Behavioral and Special Needs Issues: Becoming a Teacher-Parent Team

Blain Hockridge
Autism Case Supervisor

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As an educator of children, perhaps the most important thing you can accomplish is getting on the same page with a student's parents or other caregivers. The 2-8 hours that you're with the child pales in comparison to the amount of time his or her parents will spend feeding, bathing, transporting, and simply being around them. You can be the teacher of the year, but if the parents are not on board with your recommendations, the child will make a fraction of the progress that could have otherwise been made.

This is doubly so for special needs children. As a graduate student in behavior analysis and a case supervisor of children on the autism spectrum, it was painfully obvious which children had parents who were implementing the behavior intervention plan, and which parents thought that the schooling was over when they picked up their child.

For many of them, though, this was more of a misunderstanding then it was any kind of lack of effort on their part. The classroom is not a mechanic's shop. If a car has a problem, most people will bring the car into the auto shop, get the problem diagnosed, pay the mechanic to make the recommended fix, and put it out of their minds until the next problem occurs. While this is likely not an ideal way to maintain a car, it is an especially bad way to educate a child. Children are always learning and being shaped by their environment. Even if the parents aren't thinking about the learning and shaping that is occurring at home, that doesn't mean it isn't happening. Making sure parents understand this is an extremely important step in the child's overall development.

Instead of thinking of the parents as a client, with you (the teacher) as the mechanic, interact with them as if they are a member of a team. This team's goal is not to win a ballgame or complete a project before a deadline, but to create a never-ending environment of learning for the child. The team should also include any other teachers, specialists, counselors or relevant family members as well. While it may be logistically difficult to get all of these people together for a meeting, at the very least make sure that you and the primary caregivers have an understanding regarding the environment to provide outside of the classroom. This means that meetings should occur as much as is possible and/or feasible.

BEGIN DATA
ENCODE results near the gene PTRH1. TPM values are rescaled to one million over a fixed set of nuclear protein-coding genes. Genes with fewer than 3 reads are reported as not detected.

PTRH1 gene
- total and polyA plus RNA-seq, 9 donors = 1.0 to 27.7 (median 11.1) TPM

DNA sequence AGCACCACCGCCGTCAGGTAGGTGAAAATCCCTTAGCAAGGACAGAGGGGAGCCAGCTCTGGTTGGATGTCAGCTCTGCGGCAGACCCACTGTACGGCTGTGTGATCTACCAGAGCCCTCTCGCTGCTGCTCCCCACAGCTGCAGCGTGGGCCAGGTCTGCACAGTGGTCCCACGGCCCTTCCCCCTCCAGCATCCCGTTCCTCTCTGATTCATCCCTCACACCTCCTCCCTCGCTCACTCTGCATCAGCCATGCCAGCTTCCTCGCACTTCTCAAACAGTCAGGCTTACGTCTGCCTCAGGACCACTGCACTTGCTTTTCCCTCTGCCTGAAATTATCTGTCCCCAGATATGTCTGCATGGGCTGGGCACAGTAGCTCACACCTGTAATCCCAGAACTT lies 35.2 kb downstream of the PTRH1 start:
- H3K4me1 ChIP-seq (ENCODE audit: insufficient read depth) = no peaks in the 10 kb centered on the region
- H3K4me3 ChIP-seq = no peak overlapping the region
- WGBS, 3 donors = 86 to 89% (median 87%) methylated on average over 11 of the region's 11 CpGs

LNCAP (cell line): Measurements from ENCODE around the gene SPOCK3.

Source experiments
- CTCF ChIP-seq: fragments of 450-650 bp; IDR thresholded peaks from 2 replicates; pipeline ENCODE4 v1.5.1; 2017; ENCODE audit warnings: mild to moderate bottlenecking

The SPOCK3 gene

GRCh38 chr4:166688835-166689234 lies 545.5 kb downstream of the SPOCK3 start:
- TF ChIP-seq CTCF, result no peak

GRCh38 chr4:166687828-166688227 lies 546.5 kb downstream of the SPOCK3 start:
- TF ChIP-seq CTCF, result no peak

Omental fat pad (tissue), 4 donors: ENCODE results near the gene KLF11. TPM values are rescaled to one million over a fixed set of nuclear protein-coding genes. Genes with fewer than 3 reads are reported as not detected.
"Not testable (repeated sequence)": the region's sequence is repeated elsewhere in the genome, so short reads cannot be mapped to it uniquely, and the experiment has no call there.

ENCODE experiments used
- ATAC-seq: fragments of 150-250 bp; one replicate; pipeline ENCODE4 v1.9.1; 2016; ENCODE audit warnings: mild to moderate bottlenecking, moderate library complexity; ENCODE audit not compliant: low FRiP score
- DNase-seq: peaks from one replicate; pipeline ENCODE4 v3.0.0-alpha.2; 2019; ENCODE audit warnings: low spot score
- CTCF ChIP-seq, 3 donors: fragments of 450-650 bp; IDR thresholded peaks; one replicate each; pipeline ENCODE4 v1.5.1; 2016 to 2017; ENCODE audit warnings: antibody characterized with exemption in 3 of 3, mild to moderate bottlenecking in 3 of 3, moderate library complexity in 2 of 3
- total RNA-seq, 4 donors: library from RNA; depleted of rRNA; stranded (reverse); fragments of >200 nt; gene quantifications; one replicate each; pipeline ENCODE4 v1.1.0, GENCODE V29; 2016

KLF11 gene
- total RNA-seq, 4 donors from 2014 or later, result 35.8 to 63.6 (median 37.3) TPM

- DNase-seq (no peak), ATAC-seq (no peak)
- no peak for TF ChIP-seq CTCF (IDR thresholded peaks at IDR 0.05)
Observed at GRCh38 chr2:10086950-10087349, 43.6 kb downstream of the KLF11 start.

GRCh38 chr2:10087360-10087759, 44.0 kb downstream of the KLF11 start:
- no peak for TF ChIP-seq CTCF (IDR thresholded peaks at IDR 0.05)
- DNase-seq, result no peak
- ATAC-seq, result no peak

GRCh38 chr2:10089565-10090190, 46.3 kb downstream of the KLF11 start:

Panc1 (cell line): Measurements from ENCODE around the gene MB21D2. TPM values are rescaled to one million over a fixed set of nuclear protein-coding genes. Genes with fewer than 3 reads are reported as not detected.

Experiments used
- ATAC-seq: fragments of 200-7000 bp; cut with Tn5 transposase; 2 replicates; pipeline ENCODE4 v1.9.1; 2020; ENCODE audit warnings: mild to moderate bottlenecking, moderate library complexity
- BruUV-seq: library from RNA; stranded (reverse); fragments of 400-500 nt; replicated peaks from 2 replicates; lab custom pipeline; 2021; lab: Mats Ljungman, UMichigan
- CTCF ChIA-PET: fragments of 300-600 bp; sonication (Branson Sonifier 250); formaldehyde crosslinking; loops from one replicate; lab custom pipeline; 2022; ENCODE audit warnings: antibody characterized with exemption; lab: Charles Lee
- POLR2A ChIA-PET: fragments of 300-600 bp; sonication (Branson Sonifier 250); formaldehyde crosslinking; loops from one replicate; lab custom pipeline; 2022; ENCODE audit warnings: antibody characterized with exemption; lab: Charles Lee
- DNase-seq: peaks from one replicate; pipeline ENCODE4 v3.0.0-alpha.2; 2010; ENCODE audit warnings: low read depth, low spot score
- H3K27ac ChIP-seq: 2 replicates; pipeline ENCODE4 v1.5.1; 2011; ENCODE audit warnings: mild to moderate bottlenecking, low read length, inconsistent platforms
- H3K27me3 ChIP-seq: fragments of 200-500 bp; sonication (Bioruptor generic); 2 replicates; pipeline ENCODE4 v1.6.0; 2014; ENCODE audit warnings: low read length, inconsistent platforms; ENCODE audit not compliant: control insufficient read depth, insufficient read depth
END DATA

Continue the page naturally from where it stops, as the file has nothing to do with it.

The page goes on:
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Whether the program for a child is strictly behavioral in nature, or involves academic work, you should know what the child's routines are at home. Parents will often (understandably) provide a rosier version of the home environment than what is occurring. Thus, it is crucial that the caregivers understand that they are not being judged. Parents who feel too pressured to impress you will provide inaccurate information. This makes it nearly impossible to come to any kind of effective solution for a child who is struggling behaviorally or academically. Make sure to reassure them often that their worth as a caregiver is not being questioned. I often tell caregivers that learning and describing the best way to care for a child is something quite different than actually doing it.

Think about how exhausting it can feel after a long day of working with any group of children, let alone special needs children. Then think about working 8-10 hours at another job before doing that. How much more difficult would that make doing your job to the best of your ability? That is similar to the situation that parents of special needs children go through on an almost daily basis. In addition, caregivers are emotionally attached to their children in a way that you as a teacher will never be. You will recognize when a child is crying to escape a work activity and respond calmly and rationally. A caregiver, though, has to ignore their strong emotional instinct to comfort their upset child. They may be well-schooled on the proper way to handle the situation, but after a long, difficult day at work and their emotions at wit's end, you can understand how they may be more concerned with getting the crying to stop than following the behavior intervention protocol.

The parent-teacher relationship is one that sadly can be neglected. All too often, parent meetings are postponed, canceled, or not even scheduled in the first place. Given the tremendous workloads carried by parents and teachers, it is not surprising that this occurs. It is all too easy as a teacher to simply put the student's home life out of your mind and vise-versa with the parents. Keeping that line of communication open, however, could make a significant difference in a student's life.


Blain Hockridge